At least $84 Million in Minnesota state and municipal funds earmarked for affordable housing projects have gone towards contractors with records or accusations of worker exploitation, from wage theft to misclassification to labor trafficking to sexual abuse, according to a new report. Subsidizing Abuse: How Public Financing Fuels Exploitation in Affordable Housing Construction was published on November 14 by North Star Policy Action, which calls itself “an independent research and communications institute.” It was authored by Jake Schwitzer from North Star Policy Action and Lucas Franco from Laborers’ International Union of North America (LIUNA).
A mobile home park in Moses Lake is up for sale and a new state law assures residents a shot at buying the property. In the past they might’ve never known it was on the market until after it was sold. Owners of North Pointe notified residents on July 17 that they are looking to sell the 25-space mobile home park. This started the clock on a process providing those living there and eligible organizations approved by the state Department of Commerce an opportunity to compete with other potential buyers. That chance is etched into a law that took effect Sunday and is intended to help preserve this stock of affordable housing.
In early February, the city commission in Decatur, Georgia voted to amend the city’s zoning law to allow the construction of “duplex, triplex, and quadruplex residential units” in “single-family residential zoning districts” — what many housing advocates call missing middle housing. The legislation followed on the heels of 20 years of special studies, litigation and resident agitation over the city’s declining affordable housing stock, gentrification and displacement. By early 2023, it was too late to preserve the Atlanta suburb’s affordable housing stock. As for Decatur’s diversity, the tipping point for demographic and economic inversion had been reached long ago.
Vienna, Austria - We all know we have a housing crisis all across our country. Rents have skyrocketed; there are insufficient numbers of apartments and houses available; many people in our cities are unhoused; rent control is considered too radical; there are few protections against evictions. The American dream has long included home ownership and stable safe neighborhoods. But the dream has become a nightmare as racism and capitalism leave some without homes altogether, and have displaced so many more. Most discouraging, few people see any alternatives to the current system of how housing is allocated and paid for. But there is an alternative. Two members of Franklin County Continuing the Political Revolution (FCCPR) were in Vienna, Austria recently and saw how things could be different.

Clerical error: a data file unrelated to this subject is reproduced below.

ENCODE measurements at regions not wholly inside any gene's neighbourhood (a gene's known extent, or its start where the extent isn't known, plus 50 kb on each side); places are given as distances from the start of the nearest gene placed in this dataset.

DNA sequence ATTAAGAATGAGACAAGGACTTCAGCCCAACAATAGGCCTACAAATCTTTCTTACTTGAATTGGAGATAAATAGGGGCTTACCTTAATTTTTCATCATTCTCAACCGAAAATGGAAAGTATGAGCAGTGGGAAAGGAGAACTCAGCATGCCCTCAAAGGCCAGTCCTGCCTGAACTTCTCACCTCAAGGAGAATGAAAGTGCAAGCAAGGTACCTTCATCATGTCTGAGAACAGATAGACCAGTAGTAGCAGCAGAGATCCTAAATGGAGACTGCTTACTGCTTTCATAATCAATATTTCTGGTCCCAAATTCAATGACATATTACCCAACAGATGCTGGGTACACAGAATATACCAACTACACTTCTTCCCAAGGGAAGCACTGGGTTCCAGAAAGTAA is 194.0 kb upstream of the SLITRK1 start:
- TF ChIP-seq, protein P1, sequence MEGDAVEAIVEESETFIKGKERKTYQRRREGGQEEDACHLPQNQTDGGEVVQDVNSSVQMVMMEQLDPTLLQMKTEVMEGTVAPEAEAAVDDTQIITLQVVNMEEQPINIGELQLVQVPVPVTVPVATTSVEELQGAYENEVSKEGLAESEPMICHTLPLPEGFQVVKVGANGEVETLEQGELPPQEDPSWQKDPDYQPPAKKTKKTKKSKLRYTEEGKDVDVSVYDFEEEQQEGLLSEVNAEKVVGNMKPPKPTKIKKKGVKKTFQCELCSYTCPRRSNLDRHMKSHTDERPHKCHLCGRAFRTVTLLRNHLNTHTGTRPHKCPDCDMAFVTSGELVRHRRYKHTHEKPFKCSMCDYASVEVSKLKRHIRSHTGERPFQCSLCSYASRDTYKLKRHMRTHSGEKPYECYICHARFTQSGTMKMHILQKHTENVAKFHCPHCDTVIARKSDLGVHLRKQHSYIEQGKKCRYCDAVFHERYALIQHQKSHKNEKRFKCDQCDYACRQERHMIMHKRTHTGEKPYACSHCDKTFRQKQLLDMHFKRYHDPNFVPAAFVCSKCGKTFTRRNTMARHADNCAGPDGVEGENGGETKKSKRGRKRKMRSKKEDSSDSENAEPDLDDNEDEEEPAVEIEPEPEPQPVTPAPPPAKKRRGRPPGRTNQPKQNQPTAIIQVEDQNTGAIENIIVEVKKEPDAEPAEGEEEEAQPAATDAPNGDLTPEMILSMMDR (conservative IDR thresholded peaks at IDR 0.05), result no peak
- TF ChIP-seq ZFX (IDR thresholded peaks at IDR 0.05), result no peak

Providence, Rhode Island - Around 90 people gathered in Burnside Park in Providence, Rhode Island on Sept. 1 to protest a development plan for so-called “affordable” housing. The plan would give millions in government subsidies and tax breaks to a private real estate developer to convert The Industrial National Bank Building into luxury apartments. Like the rest of the country, Rhode Island is in the midst of a statewide housing crisis where truly affordable housing is almost impossible to find, and evictions and rent hikes run rampant. Protesters called on the government to fund public, affordable homes while protesting the gross misuse of a building which could house hundreds of families.
Forty years ago, residents of Philadelphia won a subsidized housing community in the area known as Black Bottom after fighting the discrimination and displacement being used to clear the way for University City. Now the city is allowing that community, 72 residences called University City Townhomes (UCT), to be sold for gentrification. Clearing the FOG spoke with Rasheda Alexander, a resident of UCT, and Sterling Johnson of Philadelphia Housing Action about their efforts to protect UCT and stop the wave of evictions and displacement that primarily target low income black and brown people. Their organizing and actions have not only been effective in putting pressure on city officials but have also brought the community together and inspired others to stand up for their rights. See SaveTheUCTownhomes.com for more information.
Rhode Island - In June, Rhode Island passed a $10 million pilot program that will use COVID-19 stimulus money to build mixed-income public housing. By acting as a public developer itself, Rhode Island would be the only state to acquire its own land and build housing directly, cutting out profit-gouging developers — a model approach for the rest of the country amid a housing crisis that has only grown more dire since the start of the pandemic. The state’s pilot housing program is already shaking things up at the local level. On Monday, Providence mayoral candidate Gonzalo Cuervo added a municipal public developer plan to his housing policy platform as Reclaim RI — the progressive organizing group that backed the state’s pilot program — endorsed his campaign. Cuervo also adopted a rent stabilization plan that would institute a four percent cap on year-over-year rent increases.